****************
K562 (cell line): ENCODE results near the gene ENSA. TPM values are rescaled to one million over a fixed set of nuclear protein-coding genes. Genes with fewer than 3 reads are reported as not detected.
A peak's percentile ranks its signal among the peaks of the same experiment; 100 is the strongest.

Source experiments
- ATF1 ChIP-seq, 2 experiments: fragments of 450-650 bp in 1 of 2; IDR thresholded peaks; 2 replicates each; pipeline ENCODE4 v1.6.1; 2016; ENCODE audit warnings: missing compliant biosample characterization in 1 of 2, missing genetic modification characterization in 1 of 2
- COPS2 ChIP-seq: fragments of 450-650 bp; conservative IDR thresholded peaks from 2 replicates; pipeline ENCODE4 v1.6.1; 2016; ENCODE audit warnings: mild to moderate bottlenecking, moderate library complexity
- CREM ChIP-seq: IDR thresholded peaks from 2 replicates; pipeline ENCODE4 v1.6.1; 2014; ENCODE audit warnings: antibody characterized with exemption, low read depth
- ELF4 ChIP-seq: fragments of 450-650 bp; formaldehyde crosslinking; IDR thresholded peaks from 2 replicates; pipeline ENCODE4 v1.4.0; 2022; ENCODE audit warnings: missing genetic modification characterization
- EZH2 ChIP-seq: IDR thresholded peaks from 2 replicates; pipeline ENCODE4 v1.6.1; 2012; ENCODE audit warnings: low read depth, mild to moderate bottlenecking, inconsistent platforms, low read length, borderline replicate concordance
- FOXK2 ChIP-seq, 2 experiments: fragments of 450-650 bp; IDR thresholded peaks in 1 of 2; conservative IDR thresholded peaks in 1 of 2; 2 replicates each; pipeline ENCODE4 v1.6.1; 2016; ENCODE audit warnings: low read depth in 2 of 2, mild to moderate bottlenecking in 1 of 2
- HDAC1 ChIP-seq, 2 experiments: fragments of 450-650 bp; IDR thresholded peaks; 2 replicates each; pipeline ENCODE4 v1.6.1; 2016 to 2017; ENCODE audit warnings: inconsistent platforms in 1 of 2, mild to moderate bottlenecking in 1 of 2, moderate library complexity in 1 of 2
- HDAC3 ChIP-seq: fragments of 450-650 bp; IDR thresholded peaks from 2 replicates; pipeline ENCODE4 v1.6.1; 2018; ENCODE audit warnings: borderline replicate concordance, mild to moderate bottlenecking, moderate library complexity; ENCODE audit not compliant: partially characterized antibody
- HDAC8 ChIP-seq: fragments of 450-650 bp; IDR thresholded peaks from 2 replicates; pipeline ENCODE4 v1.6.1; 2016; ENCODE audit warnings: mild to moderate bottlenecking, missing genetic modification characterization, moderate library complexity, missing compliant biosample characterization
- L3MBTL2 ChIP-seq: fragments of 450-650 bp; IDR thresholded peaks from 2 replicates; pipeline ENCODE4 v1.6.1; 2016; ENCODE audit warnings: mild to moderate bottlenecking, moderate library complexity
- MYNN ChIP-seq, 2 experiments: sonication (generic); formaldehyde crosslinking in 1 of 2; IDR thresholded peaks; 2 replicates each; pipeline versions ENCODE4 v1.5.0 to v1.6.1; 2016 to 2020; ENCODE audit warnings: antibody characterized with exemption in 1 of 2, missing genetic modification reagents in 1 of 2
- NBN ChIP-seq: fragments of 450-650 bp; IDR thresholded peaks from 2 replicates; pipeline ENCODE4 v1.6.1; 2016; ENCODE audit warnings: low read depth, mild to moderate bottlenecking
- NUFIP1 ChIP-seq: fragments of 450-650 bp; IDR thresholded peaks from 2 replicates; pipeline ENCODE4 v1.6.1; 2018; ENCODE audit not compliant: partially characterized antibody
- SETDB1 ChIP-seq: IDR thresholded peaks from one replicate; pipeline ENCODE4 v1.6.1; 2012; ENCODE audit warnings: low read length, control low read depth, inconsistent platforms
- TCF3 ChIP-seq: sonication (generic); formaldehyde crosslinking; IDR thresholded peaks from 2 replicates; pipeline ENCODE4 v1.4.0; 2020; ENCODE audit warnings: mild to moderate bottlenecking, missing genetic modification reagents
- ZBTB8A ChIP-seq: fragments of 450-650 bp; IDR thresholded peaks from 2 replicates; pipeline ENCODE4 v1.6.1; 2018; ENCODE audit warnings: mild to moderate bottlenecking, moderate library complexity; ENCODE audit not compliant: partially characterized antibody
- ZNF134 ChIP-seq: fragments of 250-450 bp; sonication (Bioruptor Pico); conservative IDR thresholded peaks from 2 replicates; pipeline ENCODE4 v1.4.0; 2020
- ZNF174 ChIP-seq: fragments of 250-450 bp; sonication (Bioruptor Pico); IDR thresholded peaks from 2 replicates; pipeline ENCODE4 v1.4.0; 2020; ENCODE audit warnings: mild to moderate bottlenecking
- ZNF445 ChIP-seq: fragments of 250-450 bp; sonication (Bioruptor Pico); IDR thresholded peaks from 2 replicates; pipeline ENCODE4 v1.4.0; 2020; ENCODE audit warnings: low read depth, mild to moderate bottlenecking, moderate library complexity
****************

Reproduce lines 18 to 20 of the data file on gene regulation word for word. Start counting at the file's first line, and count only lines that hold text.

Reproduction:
- TCF3 ChIP-seq: sonication (generic); formaldehyde crosslinking; IDR thresholded peaks from 2 replicates; pipeline ENCODE4 v1.4.0; 2020; ENCODE audit warnings: mild to moderate bottlenecking, missing genetic modification reagents
- ZBTB8A ChIP-seq: fragments of 450-650 bp; IDR thresholded peaks from 2 replicates; pipeline ENCODE4 v1.6.1; 2018; ENCODE audit warnings: mild to moderate bottlenecking, moderate library complexity; ENCODE audit not compliant: partially characterized antibody
- ZNF134 ChIP-seq: fragments of 250-450 bp; sonication (Bioruptor Pico); conservative IDR thresholded peaks from 2 replicates; pipeline ENCODE4 v1.4.0; 2020